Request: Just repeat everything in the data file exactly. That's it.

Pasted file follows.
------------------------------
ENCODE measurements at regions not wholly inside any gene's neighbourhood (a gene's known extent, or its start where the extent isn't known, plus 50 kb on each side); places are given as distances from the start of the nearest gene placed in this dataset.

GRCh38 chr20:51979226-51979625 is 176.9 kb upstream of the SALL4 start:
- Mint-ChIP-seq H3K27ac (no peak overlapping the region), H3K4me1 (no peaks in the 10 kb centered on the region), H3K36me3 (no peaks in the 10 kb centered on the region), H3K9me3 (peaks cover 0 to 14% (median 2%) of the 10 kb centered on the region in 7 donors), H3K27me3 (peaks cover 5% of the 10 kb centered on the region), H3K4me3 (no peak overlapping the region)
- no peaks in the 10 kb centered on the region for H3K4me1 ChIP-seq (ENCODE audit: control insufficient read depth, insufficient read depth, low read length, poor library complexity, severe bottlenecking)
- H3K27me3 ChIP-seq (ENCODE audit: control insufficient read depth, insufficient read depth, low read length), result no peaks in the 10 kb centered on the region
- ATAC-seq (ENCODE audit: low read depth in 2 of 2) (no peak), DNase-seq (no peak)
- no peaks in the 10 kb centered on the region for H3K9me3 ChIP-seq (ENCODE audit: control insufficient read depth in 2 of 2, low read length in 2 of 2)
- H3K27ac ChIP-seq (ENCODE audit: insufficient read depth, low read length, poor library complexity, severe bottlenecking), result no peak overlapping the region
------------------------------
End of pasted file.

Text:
ENCODE measurements at regions not wholly inside any gene's neighbourhood (a gene's known extent, or its start where the extent isn't known, plus 50 kb on each side); places are given as distances from the start of the nearest gene placed in this dataset.

GRCh38 chr20:51979226-51979625 is 176.9 kb upstream of the SALL4 start:
- Mint-ChIP-seq H3K27ac (no peak overlapping the region), H3K4me1 (no peaks in the 10 kb centered on the region), H3K36me3 (no peaks in the 10 kb centered on the region), H3K9me3 (peaks cover 0 to 14% (median 2%) of the 10 kb centered on the region in 7 donors), H3K27me3 (peaks cover 5% of the 10 kb centered on the region), H3K4me3 (no peak overlapping the region)
- no peaks in the 10 kb centered on the region for H3K4me1 ChIP-seq (ENCODE audit: control insufficient read depth, insufficient read depth, low read length, poor library complexity, severe bottlenecking)
- H3K27me3 ChIP-seq (ENCODE audit: control insufficient read depth, insufficient read depth, low read length), result no peaks in the 10 kb centered on the region
- ATAC-seq (ENCODE audit: low read depth in 2 of 2) (no peak), DNase-seq (no peak)
- no peaks in the 10 kb centered on the region for H3K9me3 ChIP-seq (ENCODE audit: control insufficient read depth in 2 of 2, low read length in 2 of 2)
- H3K27ac ChIP-seq (ENCODE audit: insufficient read depth, low read length, poor library complexity, severe bottlenecking), result no peak overlapping the region